The first recorded meat version of this recipe was found in an Iraqi book, during 13th century. The basic vegetarian version was mostly considered a poor man's food since it is a frugal meal. Mujaddara is equally popular among Arab Christian and Jewish communities. Traditionally, Jewish ate this dish twice a week while it is eaten during Lent by Christians. (From wiki.) Mujaddara is served along with yogurt and plain cucumber salad or as a part of an Arabic feast.

Ingredients: (3 servings)
2 tbsp olive oil
2 onions, peeled and thinly sliced
1 tsp cumin seeds
1/2 tsp cumin powder 
1/4 cup brown lentils / green lentils (I used brown lentils)
1/2 cup long grain rice
Freshly cracked pepper to taste
Salt to taste

1. Heat oil in a pan and add onion slices. Stir onion slices to coat them well with the oil. Spread the onion slices evenly in the pan and keep stirring them intermittently until they brown. (I cooked them on medium flame). Don't allow the onions to burn. If they appear dry, sprinkle some salt or add a little oil / water and continue. Remove the fried onions with a slotted spoon and keep aside.
2. To the same pan, add cumin seeds. (If there is no oil left in the pan, add a tsp of oil and heat it before adding cumin seeds.) When cumin seeds start to brown, add cumin powder and pepper powder to the pan and stir. Then add rinsed rice and lentil mixture, half of the fried onion mixture and about 1 cup water + 2 tbsp water (I used the same measuring cups used for the dry ingredients and didn't add the fried onions in this step).
3. Cover and let cook on low medium flame until done. (I poured the mixture into a steel container and steamed in the pressure cooker without the whistle on. The brown lentils were turning mushy when cooked in the pressure cooker even for 1 whistle and so I choose to just steam it without using the whistle. One can transfer the contents to the rice cooker as well and cook. When properly done, the rice must be cooked well and the lentils should still hold the shape.)
4. Add salt to the cooked mujaddara and just stir to mix. Garnish with fried onions and serve with plain yogurt if desired.

This goes to BM #48 for under "1 Cuisine - 3 Dishes" - Arabian Cuisine theme. Check here to see what my fellow marathoners are cooking during Blogging Marath on #48.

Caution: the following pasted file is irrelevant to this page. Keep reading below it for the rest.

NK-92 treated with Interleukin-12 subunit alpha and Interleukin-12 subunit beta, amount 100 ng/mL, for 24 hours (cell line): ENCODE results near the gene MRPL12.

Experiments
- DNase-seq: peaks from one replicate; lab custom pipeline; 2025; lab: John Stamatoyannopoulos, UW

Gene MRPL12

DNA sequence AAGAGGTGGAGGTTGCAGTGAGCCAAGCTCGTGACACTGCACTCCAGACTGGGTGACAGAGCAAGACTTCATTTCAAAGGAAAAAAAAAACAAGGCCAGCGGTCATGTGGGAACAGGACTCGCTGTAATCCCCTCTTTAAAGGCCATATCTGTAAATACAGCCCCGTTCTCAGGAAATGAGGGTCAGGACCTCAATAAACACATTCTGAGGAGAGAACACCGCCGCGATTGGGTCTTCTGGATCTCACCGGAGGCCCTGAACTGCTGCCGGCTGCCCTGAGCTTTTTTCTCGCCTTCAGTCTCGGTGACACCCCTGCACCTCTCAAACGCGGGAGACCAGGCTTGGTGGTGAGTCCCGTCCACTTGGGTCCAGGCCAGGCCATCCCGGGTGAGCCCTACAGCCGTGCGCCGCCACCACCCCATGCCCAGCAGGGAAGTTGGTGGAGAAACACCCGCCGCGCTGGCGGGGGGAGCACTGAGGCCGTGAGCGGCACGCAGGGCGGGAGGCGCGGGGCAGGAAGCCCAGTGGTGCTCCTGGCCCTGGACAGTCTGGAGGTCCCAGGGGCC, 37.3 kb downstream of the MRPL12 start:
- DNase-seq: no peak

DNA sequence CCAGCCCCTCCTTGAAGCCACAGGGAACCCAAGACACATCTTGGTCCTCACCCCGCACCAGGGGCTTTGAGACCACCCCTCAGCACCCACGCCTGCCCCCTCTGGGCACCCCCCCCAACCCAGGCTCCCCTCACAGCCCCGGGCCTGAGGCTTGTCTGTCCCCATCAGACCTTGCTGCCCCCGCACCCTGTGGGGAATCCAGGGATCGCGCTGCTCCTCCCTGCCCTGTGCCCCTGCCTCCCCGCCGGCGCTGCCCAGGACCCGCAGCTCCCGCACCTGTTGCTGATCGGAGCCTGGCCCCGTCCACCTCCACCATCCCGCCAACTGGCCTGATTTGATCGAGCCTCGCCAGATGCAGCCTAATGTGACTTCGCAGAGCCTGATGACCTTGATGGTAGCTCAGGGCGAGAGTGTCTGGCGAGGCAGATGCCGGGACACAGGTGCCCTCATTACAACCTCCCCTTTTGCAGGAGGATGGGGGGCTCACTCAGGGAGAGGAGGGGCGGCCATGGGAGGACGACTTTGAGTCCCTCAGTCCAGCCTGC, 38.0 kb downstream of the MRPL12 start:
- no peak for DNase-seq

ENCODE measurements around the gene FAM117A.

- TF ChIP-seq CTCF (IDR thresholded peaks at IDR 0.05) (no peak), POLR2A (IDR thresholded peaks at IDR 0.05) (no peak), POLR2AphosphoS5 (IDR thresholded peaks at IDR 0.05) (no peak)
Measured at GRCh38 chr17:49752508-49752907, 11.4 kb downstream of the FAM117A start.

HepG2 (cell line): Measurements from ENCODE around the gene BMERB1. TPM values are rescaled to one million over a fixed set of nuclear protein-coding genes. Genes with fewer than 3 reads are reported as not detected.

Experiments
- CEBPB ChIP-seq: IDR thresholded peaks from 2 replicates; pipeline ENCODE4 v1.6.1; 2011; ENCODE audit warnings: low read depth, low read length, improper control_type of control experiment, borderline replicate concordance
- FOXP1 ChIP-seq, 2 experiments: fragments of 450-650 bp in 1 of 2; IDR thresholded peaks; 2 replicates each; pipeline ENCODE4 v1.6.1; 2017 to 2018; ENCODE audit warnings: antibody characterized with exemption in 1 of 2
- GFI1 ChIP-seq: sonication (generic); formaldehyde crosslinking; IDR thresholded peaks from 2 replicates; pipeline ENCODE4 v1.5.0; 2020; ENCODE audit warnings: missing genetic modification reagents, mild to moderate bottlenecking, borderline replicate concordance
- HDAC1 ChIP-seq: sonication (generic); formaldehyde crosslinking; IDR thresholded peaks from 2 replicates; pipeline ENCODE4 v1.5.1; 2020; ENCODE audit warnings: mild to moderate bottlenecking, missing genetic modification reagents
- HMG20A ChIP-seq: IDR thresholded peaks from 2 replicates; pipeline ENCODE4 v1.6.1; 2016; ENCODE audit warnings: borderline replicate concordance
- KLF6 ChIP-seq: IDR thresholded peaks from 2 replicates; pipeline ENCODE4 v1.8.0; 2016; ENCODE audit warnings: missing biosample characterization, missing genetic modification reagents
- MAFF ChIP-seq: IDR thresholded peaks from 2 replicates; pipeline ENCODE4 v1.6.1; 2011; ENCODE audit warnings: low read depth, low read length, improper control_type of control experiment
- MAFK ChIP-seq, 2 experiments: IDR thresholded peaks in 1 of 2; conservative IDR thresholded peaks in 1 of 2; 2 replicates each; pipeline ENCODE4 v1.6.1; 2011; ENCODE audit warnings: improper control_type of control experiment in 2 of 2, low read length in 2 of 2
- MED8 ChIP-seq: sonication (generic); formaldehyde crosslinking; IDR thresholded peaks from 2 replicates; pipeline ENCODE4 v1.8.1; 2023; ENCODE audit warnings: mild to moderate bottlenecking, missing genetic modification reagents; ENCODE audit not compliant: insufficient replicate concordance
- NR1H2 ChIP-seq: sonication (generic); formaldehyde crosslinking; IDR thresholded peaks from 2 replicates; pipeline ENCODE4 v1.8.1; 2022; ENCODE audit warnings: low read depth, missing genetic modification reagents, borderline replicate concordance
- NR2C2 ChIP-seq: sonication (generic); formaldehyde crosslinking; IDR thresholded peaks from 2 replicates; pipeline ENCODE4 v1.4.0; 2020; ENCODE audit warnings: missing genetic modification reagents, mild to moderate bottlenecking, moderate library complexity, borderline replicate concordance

Saturday, January 17, 2015

Ezogelin Soup ~ Turkish Red Lentil Soup

This red lentil soup happens to be one of the traditional and common soups in Turkish cuisine and goes by the name Ezogelin soup. The origin of the soup is attributed to Ezo, a legendary beauty and an unhappy bride from Gaziantep in the Southeastern Turkey region, while the word 'gelin' means bride in Turkish. This soup is supposedly one of her favorite dishes and she lovingly used to cook it for her family. Irrespective of whether the Ezo story is true or not, this is one simple, home style dish that everyone in the family going to love. I served this delicious and hearty soup with some bread croutons.

Ingredients: (2 servings)
1 tbsp. olive oil
1 small onion, finely chopped
1 garlic clove, finely minced
1 small tomato, finely chopped
About 6 cups vegetable stock / water
1/4 cup red lentils (Masoor Dal)
2 Tbsp. rice (I used brown rice.)
2 tbsp. fine bulgur
1 tbsp tomato paste
1/2 tsp Crushed red pepper flakes 
Salt &  pepper to taste
1 tsp dried mint
Lemon wedges to serve
* Heat oil in a medium sized pot, preferably a non stick one. Add onion and fry until it softens. Next add garlic and cook for about a couple of minutes. Then add tomatoes and cook until it turns mushy. Ad tomato paste and saute for few seconds.
* Now add about 3 cups of vegetable stock / water, lentils, rice and bulgur and cook on low medium flame until rice and lentils are cooked well, stirring intermittently. The liquid tends to get absorbed by the grains while cooking and the grains may stick to the bottom of the pan and burn if attention is not paid. Keep adding extra liquid as needed. (I added about 3 cups more.)
* Add mint and seasonings to the pot. Mix well, taste and adjust the seasonings if needed. Cook until the soup reaches a creamy consistency or coarsely puree in a blender. It took me around 30 minutes to cook the lentils and grains.
* Divide the mixture in two soup bowls and serve with lemon wedges.

This goes to BM #48 for 'Arabian Cuisine' under "1 Cuisine - 3 Dishes" theme. Check here to see what my fellow marathoners are cooking during Blogging Marathon #48.